South Australians have reportedly lost more than $2 million to romance scams, with SA Police waring people to stay vigilant as Scams Awareness Week comes to a close.
Scamwatch reported Australians lost more than $40 million dollars to catfishing and romance scams last year, an 8 per cent increase from the year before.
Dating and romance scams often take place online through dating apps and websites, and through social media, according to police.
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“Scammers will work on a victim for weeks, sometimes months,” Cybercrime unit Senior Constable Lauren Degabriele said.
Scammers will do this to ensure they have “manipulated their victim into believing there is an emotional connection” before revealing their true intention — to get money.
“These scams are also known as catfishing,” Degabriele said
What is catfishing?
Have you ever received a message or friend request from an account that didn’t seem quite right? There’s a chance this may have been a catfish.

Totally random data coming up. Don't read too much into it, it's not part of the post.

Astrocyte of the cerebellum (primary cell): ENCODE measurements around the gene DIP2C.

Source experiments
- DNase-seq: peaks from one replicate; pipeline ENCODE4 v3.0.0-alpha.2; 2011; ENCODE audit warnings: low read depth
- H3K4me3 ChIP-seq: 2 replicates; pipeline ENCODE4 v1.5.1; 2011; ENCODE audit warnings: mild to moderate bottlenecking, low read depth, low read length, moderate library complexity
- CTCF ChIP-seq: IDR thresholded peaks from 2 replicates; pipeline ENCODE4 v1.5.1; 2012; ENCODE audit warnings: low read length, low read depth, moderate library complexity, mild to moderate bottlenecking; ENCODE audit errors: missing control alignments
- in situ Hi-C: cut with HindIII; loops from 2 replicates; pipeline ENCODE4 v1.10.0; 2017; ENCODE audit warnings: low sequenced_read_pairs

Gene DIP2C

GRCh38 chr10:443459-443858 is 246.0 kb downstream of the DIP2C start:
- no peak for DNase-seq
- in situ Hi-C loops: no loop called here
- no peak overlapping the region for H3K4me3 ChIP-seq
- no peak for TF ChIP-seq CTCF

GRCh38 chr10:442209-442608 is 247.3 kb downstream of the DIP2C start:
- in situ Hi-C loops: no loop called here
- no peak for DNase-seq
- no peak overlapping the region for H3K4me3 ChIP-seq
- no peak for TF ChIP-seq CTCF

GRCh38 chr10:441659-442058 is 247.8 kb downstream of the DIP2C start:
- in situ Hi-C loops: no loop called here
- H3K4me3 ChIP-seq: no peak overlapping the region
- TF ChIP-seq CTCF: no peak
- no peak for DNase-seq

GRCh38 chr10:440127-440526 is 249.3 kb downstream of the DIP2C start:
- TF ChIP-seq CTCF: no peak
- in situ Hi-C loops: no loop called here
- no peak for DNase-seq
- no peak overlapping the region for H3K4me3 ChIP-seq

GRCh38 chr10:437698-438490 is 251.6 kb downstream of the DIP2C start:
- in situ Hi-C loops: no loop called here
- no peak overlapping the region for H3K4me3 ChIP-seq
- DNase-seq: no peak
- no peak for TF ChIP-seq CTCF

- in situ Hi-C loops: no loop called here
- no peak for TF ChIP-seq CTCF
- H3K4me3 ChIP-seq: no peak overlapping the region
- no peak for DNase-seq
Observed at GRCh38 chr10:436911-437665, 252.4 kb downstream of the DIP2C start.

“Scammers typically create fake online profiles designed to lure people in,” Degabriele said.
“They may use a fictional name, or falsely take on the identities of real, trusted people such as military personnel, aid workers or professionals working abroad.”
Scamwatch reported people aged 65 and older had the highest total losses to romance scams last year, totalling more than $12.9 million.
Police and scammer watchdogs have highlighted the red flags to watch out for, which include:
Never FaceTime or say their webcam “isn’t working”.Promises to meet in-person but there is always an excuse last minute.Requests to keep the relationship/friendship secret.Asking for money, gift cards or to make investment schemes.
Catfishing is not always about love
Earlier this year, a Melbourne couple were involved in a rental property scam, leaving them thousands of dollars out of pocket, after they signed a lease for an apartment which was actually being used as an Airbnb.
In October, a Queensland woman lost her life savings in an elaborate online employment scam targeting vulnerable people looking for online work.
If you think you may have been a victim of catfishing, contact your bank to stop any payments and contact the police.
You can report a scam at www.cyber.gov.au/report
If you need help in a crisis, call Lifeline on 13 11 14. For further information about depression contact beyondblue on 1300224636 or talk to your GP, local health professional or someone you trust.
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